Giving the Gift of Giving: The Care and Feeding of CUUPS Groups

It is difficult to believe that it’s been a year since my Poppi died. He had a larger than life personality, and could almost have walked straight out of the history pages where his hard drinking, hard living idols such as Sam Houston now reside. He was also transgendered, and suffered terribly for it. His life was one filled with anger and frustration, trying to reconcile two very different sides of himself. Because of these difficulties Poppi wasn’t my custodial parent, but we remained close, and I tried my best to be the support system he needed.

Towards the end of my Poppi’s life I saw a transformation happen, one that might have been the greatest gift anyone could have given him. At the last senior living apartment he lived in, his new neighbor took one look at him and decided that he was her best friend. She fussed over him like a banty hen with a difficult chick, forced him to be more social than his curmudgeony nature might otherwise have thought reasonable, and got him involved in her many activities in ways that he could engage. His fierce independence softened under the love she poured into their relationship. The most important aspect of their relationship, however, was that he was also able to help her in many ways. For the first time in a long time, perhaps ever, he had a relationship based on reciprocal care and mutual respect. He was able to be a giving person, and benefit from the knowledge that he was important and worthy to someone. Poppi’s best friend told me that he treated her better than else anyone had in her life, and I am immeasurably grateful that he transitioned into the next great adventure with her as his friend. I am humbled by her ability to give him the opportunity to be giving, and how that came at the end of his life when he needed it most.

Being in Relationship with my Chapter

CUUPS Altar at Albuquerque Pagan Pride. Photo by Peter Dybing.
CUUPS Altar at Albuquerque Pagan Pride. Photo by Peter Dybing. (2015)

Watching how transformative the reciprocal relationship was for both Poppi and his dear friend has brought me to examine areas of my own life. Not surprisingly, I have inherited my Poppi’s fierce independence. I am currently the facilitator for Coyote Willow CUUPS. My official title is Contact Person. We don’t have much official leadership right now, so I fill in what needs to be done as I can. In all honesty, I probably do too much. It’s difficult for me to ask for help or say no when something needs getting done. I get so much personal satisfaction from the work I do for the CUUPS group that it is more joy than trial, especially since I am not working at the moment. I need to be mindful that just because I can do something doesn’t mean that I need to be the one to do it. Even if it would be easier. Even if I know how. Even if I think, as I sometimes do in the deepest reaches of my soul, I could do it better or faster. I need to give other people the opportunity to have that same deep satisfaction from giving to the group that I am getting. I need to allow them space to make mistakes and grow from them, just I have. Sometimes that means letting them make mistakes I’ve already made, and it’s hard to release control and watch it happen.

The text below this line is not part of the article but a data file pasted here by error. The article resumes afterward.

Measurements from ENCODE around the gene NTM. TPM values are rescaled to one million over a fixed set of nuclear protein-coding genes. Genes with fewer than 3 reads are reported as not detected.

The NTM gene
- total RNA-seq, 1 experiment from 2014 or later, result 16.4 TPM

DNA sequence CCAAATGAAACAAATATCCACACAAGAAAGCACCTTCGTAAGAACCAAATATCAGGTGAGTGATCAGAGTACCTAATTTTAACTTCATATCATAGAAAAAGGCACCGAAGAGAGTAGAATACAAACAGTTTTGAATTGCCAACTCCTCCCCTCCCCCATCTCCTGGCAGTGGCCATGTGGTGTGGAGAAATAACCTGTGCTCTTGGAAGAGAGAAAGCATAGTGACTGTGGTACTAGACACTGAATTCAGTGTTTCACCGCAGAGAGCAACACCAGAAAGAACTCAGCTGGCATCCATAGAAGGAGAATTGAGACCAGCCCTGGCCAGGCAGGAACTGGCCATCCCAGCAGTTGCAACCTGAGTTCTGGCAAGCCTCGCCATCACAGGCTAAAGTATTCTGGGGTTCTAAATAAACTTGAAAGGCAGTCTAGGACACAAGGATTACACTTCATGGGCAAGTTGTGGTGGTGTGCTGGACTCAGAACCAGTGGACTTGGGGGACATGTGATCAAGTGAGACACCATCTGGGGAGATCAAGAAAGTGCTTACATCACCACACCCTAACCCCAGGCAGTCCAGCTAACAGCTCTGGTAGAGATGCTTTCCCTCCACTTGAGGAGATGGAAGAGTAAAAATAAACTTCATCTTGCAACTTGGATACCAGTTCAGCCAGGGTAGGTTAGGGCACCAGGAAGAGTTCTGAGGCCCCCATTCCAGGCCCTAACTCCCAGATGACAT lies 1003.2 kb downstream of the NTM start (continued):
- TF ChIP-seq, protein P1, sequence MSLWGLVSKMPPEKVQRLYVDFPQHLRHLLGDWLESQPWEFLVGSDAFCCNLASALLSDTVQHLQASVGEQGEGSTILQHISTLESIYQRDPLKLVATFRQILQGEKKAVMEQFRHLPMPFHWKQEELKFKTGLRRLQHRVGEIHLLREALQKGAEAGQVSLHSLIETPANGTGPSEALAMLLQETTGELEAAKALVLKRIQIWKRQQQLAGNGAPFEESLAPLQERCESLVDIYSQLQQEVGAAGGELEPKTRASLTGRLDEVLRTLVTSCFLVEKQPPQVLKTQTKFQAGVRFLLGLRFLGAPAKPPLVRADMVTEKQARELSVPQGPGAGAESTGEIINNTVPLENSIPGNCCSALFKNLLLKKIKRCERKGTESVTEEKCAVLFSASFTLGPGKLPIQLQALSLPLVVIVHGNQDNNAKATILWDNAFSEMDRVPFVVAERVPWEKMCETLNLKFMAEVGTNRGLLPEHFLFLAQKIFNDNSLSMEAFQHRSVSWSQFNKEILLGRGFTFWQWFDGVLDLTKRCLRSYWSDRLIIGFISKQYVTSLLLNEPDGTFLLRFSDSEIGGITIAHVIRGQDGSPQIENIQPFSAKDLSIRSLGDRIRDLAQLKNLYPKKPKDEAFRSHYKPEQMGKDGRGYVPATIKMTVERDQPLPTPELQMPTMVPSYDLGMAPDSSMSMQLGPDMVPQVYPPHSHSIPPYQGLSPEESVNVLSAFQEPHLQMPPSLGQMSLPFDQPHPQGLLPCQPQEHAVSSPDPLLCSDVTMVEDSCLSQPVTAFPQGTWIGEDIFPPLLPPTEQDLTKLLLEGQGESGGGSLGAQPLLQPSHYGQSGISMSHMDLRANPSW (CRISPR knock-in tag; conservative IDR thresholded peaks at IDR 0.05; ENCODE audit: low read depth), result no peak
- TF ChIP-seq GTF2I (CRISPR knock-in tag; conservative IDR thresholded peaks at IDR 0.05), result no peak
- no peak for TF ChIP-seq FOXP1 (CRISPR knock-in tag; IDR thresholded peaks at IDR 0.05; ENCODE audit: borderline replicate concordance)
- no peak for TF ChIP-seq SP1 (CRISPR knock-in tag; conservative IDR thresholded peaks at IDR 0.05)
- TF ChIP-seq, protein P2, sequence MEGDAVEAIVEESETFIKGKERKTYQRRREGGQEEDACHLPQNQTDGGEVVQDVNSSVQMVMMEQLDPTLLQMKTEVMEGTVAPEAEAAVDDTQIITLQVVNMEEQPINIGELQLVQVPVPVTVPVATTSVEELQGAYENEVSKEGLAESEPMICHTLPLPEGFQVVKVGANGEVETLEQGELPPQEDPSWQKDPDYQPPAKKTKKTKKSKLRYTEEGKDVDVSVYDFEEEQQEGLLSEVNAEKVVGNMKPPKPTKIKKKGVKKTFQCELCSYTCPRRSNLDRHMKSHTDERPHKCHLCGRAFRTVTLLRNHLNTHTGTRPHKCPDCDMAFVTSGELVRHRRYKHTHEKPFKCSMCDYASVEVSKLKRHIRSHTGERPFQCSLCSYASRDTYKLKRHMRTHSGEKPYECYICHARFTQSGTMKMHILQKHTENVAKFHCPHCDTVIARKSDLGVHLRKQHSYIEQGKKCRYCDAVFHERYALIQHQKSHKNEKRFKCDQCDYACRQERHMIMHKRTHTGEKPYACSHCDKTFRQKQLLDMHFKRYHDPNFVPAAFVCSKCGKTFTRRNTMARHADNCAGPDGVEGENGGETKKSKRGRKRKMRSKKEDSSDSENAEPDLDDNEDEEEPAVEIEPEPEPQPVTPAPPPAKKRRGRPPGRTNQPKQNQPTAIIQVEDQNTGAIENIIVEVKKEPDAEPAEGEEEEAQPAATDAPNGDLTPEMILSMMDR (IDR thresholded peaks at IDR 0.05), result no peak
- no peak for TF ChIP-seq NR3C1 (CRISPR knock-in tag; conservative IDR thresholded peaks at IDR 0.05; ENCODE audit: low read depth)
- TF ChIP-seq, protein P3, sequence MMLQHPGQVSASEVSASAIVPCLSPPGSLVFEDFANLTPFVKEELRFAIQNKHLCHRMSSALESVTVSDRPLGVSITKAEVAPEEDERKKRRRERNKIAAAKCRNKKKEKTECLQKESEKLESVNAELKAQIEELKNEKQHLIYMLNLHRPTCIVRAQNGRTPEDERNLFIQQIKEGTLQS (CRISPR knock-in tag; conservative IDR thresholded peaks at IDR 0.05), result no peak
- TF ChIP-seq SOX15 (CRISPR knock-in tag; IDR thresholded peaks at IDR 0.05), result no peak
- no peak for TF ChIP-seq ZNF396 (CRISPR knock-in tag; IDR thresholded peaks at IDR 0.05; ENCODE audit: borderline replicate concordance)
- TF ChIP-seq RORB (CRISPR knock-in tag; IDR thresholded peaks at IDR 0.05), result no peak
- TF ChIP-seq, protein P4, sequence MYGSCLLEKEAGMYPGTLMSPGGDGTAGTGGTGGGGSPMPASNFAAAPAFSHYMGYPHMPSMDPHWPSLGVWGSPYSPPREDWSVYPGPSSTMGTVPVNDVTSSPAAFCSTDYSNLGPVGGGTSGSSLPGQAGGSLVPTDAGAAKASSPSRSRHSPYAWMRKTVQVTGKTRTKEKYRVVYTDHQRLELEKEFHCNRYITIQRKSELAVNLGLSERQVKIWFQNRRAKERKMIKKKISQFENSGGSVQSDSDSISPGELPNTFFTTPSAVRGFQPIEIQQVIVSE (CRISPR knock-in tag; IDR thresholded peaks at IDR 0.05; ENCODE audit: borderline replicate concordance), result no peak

RE Room Set for Ritual, Grand Junction, CO Photo by Shari Daily-Miller (2014)
RE Room Set for Ritual, Grand Junction, CO Photo by Shari Daily-Miller (2014)

Walk into any volunteer group and you soon learn who the heavy lifters are. The problem often becomes one where most other members only feel valued as filling in along the periphery by doing the grunt work and they don’t feel like they themselves have ownership in the group. My goal as group facilitator is not just to produce pagan rituals for our members, but to give each of our members the opportunity to feel as important and worthy to the group as I feel. When members feel important to the group the whole group benefits, not just the individual members. Members feel safe to try new things, explore, experiment. Last year two of our Sabbat were led by people doing it for the first time, and I felt like a proud banty hen myself. I want to have the sort of group where people feel empowered to take risks like this. It’s messy, it’s a little scary sometimes. It is, as any parent knows, much harder than just doing it myself. But, by doing so, I am giving the gift of giving to others. And, I am growing myself.

(Raven Reed Starr is chapter contact for Coyote Willow CUUPS which is part of First Unitarian Church of Albuquerque.)

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